Default rates on CMBS could hit 6% by yearend as the recession finally takes its toll on the performance of commercial and multifamily properties, the president of the Commercial Mortgage Securities Association (CMSA) said Tuesday.
CMSA chief president Patrick Sargent noted that the default rate (loans 60 days or more past due) generally averages 50 basis points.
"Now we are starting to see these default rates go up to 3% and 4% and by yearend they could perhaps go up to 5% or 6%," he said on CNBC.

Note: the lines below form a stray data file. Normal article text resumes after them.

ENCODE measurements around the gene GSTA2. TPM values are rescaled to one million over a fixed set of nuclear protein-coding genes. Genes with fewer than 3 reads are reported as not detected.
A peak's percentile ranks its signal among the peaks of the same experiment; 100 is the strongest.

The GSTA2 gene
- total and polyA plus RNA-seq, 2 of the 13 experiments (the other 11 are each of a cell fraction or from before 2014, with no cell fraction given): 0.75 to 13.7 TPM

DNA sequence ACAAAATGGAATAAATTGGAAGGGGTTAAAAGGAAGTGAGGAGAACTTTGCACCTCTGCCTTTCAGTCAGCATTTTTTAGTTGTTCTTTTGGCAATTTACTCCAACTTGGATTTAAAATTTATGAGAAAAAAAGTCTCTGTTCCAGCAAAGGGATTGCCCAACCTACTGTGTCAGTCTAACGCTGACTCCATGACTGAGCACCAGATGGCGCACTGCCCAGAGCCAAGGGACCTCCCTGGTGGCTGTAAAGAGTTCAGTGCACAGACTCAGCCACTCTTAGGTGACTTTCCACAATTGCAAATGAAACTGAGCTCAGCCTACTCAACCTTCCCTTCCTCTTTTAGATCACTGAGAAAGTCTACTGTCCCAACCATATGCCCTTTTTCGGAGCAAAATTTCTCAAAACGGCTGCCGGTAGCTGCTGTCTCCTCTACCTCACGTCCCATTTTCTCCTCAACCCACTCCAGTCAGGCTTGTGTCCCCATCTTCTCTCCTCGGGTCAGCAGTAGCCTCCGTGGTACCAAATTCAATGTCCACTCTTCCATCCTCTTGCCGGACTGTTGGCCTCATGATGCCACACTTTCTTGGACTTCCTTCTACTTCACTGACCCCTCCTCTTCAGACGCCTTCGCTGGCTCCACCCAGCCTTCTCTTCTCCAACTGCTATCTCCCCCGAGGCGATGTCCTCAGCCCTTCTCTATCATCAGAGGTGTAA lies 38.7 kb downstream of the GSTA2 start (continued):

The CMBS default rate rose nearly 100 bp to 2.39% in the second quarter from the first quarter, according to Trepp data.
CMSA's main focus is to bring liquidity back into the CMBS market, Mr. Sargent said. He noted the Federal Reserve's Term Asset-Backed Securities Loan Facility (TALF) has been helpful so far but noted that it will take more time to be effective. The Fed has already extended the TALF program for newly issued CMBS by six months to June 30.
"We would like to see TALF extended [again] if it makes sense after next June," Sargent said.